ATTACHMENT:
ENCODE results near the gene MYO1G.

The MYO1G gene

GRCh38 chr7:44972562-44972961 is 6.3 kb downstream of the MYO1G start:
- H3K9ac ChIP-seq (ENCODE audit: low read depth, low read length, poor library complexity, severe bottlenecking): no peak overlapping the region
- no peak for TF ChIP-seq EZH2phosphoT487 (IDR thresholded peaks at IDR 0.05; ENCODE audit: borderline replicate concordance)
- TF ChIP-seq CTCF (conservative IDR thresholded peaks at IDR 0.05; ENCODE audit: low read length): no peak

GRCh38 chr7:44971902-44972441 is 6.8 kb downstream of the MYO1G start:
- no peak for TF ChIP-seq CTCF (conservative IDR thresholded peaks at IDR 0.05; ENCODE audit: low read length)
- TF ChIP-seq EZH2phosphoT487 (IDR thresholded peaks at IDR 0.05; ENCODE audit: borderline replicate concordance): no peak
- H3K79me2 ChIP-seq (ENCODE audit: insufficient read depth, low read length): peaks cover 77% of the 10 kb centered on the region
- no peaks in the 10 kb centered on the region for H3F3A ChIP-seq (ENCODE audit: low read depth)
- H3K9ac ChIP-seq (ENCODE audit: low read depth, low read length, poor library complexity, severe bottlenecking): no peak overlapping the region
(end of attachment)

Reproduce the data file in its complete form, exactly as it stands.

ENCODE results near the gene MYO1G.

The MYO1G gene

GRCh38 chr7:44972562-44972961 is 6.3 kb downstream of the MYO1G start:
- H3K9ac ChIP-seq (ENCODE audit: low read depth, low read length, poor library complexity, severe bottlenecking): no peak overlapping the region
- no peak for TF ChIP-seq EZH2phosphoT487 (IDR thresholded peaks at IDR 0.05; ENCODE audit: borderline replicate concordance)
- TF ChIP-seq CTCF (conservative IDR thresholded peaks at IDR 0.05; ENCODE audit: low read length): no peak

GRCh38 chr7:44971902-44972441 is 6.8 kb downstream of the MYO1G start:
- no peak for TF ChIP-seq CTCF (conservative IDR thresholded peaks at IDR 0.05; ENCODE audit: low read length)
- TF ChIP-seq EZH2phosphoT487 (IDR thresholded peaks at IDR 0.05; ENCODE audit: borderline replicate concordance): no peak
- H3K79me2 ChIP-seq (ENCODE audit: insufficient read depth, low read length): peaks cover 77% of the 10 kb centered on the region
- no peaks in the 10 kb centered on the region for H3F3A ChIP-seq (ENCODE audit: low read depth)
- H3K9ac ChIP-seq (ENCODE audit: low read depth, low read length, poor library complexity, severe bottlenecking): no peak overlapping the region